Regulation of chromatin structure is an essential component of the DNA damage response (DDR), which effectively preserves the integrity of DNA by a network of multiple DNA repair and associated signaling pathways. Within the DDR, chromatin is modified and remodeled to facilitate efficient DNA access, to control the activity of repair proteins and to mediate signaling. The mammalian ISWI family has recently emerged as one of the major ATP-dependent chromatin remodeling complex families that function in the DDR, as it is implicated in at least 3 major DNA repair pathways: homologous recombination, non-homologous end-joining and nucleotide excision repair. In this review, we discuss the various manners through which different ISWI complexes regulate DNA repair and how they are targeted to chromatin containing damaged DNA.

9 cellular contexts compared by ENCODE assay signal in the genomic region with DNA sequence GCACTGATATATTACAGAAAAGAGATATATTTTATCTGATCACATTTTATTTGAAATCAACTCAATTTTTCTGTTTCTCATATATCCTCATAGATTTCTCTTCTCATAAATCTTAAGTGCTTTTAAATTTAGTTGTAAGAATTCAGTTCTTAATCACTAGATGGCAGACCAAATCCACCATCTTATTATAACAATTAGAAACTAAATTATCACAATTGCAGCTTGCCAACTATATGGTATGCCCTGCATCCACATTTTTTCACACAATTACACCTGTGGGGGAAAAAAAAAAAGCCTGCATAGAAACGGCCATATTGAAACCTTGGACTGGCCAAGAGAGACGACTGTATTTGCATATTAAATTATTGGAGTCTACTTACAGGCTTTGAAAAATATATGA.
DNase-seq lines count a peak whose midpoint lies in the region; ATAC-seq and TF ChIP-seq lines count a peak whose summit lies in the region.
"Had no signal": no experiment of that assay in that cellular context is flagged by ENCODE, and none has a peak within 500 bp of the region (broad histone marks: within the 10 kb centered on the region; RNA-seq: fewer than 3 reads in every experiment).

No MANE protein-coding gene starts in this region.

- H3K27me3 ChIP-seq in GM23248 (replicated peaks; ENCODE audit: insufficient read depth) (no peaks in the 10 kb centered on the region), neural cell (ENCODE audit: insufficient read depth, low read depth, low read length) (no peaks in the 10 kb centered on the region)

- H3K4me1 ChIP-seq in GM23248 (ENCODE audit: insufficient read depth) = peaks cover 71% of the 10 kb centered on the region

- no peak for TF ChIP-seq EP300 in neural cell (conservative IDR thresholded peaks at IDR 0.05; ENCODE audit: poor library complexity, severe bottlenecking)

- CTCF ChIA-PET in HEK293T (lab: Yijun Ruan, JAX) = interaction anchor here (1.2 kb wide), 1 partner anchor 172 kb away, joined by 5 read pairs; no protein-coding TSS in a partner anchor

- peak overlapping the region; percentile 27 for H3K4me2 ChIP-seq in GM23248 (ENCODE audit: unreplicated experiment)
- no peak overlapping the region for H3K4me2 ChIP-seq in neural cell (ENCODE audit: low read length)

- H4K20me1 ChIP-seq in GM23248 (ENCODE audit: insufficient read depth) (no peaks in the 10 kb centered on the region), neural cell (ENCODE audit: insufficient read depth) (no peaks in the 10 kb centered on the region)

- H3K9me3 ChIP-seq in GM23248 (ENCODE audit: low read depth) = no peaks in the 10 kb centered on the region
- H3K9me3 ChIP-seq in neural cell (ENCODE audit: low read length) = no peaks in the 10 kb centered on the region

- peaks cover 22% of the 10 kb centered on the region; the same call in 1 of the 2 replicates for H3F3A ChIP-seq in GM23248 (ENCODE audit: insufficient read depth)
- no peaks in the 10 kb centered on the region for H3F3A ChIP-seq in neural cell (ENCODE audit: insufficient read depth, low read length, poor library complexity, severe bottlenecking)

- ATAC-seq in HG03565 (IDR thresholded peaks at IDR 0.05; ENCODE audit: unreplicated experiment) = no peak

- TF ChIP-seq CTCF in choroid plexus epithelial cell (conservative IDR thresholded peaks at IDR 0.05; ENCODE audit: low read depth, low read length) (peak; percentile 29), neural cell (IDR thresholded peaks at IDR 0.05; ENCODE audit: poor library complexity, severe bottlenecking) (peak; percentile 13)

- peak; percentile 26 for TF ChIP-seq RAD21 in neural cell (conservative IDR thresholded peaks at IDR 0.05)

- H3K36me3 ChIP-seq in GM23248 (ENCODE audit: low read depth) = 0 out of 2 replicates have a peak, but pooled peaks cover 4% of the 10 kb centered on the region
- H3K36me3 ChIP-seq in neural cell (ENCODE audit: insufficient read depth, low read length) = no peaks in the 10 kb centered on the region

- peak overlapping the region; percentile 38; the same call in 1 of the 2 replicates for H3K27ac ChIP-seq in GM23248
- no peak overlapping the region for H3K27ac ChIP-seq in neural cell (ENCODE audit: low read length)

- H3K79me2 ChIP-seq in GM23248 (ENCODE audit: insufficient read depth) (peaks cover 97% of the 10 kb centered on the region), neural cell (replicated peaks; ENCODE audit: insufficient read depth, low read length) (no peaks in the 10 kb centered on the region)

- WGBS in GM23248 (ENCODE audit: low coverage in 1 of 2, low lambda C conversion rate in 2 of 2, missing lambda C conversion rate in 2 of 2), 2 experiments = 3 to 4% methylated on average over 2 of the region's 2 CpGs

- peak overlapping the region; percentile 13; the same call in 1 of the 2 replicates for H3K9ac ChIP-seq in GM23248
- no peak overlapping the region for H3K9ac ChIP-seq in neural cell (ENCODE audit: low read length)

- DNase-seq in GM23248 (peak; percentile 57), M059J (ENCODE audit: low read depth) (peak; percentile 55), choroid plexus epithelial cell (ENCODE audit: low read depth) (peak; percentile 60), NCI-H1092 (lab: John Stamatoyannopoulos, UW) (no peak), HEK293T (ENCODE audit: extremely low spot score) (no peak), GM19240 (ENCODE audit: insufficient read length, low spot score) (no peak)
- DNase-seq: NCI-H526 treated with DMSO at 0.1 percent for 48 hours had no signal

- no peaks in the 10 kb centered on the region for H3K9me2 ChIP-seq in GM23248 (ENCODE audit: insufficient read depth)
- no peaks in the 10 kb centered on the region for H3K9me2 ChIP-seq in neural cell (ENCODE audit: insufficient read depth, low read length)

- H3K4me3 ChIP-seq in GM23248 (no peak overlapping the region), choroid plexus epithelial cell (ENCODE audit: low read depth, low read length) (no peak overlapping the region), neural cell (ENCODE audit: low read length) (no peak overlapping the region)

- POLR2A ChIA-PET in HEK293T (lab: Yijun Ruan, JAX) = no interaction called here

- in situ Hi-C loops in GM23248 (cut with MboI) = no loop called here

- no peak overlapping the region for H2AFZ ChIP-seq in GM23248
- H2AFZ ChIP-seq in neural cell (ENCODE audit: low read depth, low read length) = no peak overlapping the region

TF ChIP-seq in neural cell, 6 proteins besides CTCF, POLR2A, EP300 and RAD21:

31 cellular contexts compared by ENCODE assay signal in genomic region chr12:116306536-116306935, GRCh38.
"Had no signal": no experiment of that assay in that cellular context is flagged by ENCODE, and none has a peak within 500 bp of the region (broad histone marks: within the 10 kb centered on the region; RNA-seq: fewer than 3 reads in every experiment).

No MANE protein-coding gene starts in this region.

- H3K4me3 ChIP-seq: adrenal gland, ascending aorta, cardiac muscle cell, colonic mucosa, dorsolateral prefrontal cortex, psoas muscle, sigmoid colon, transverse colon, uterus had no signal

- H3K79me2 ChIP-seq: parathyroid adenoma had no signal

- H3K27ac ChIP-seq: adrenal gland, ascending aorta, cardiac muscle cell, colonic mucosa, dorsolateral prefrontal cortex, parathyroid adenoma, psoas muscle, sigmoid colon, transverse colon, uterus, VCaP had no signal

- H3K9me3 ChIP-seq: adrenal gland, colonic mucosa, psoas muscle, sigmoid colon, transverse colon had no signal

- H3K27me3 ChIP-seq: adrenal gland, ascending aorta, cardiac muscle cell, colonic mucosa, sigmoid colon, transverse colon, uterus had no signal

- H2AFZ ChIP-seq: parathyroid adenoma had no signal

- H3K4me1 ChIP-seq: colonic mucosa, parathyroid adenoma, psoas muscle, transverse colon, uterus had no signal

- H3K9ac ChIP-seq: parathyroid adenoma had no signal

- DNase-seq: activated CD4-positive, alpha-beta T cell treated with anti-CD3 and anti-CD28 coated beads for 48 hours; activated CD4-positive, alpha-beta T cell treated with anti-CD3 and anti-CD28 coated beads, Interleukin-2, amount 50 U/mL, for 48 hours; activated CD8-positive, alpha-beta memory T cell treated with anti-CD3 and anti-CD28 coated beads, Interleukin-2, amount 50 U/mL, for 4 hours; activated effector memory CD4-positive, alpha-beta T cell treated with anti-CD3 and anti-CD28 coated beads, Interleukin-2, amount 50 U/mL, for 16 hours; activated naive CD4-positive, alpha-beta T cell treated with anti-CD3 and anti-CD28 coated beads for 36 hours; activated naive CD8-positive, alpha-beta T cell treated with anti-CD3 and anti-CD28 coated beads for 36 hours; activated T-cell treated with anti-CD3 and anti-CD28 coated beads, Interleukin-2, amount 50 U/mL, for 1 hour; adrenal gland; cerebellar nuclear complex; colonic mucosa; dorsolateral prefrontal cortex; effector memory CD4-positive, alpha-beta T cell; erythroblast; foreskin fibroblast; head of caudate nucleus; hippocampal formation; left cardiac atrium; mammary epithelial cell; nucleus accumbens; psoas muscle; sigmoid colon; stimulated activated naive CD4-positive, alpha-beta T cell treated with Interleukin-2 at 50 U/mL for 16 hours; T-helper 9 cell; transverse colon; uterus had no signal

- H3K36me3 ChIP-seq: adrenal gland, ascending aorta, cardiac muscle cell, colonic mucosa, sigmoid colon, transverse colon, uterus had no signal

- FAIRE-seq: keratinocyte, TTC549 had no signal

Keywords: ACF1; ACF1, ATP-utilizing Chromatin assembly and remodeling Factor 1; ATP-dependent chromatin remodeling; BER, Base Excision Repair; DDR, DNA Damage Response; DNA damage response; DSB, Double Strand Break; GG-NER, Global Genome Nucleotide Excision Repair; HR, Homologous Recombination; Homologous Recombination; ISWI; ISWI, Imitation SWItch; MRN, MRE11/Rad50/NBS1; NER, Nucleotide Excision Repair; NHEJ, Non-Homologous End Joining; Non-Homologous End-Joining; Nucleotide Excision Repair; PAR, Poly(ADP-Ribose); RNApolII, RNA Polymerase II; RSF1, Remodeling and Spacing Factor 1; SMARCA, SWI-SNF-related Matrix-associated Actin-dependent Regulator of Chromatin A; SMARCA5/SNF2H; TC-NER, Transcription-Coupled Nucleotide Excision Repair; WSTF; WSTF, Williams Syndrome Transcription Factor.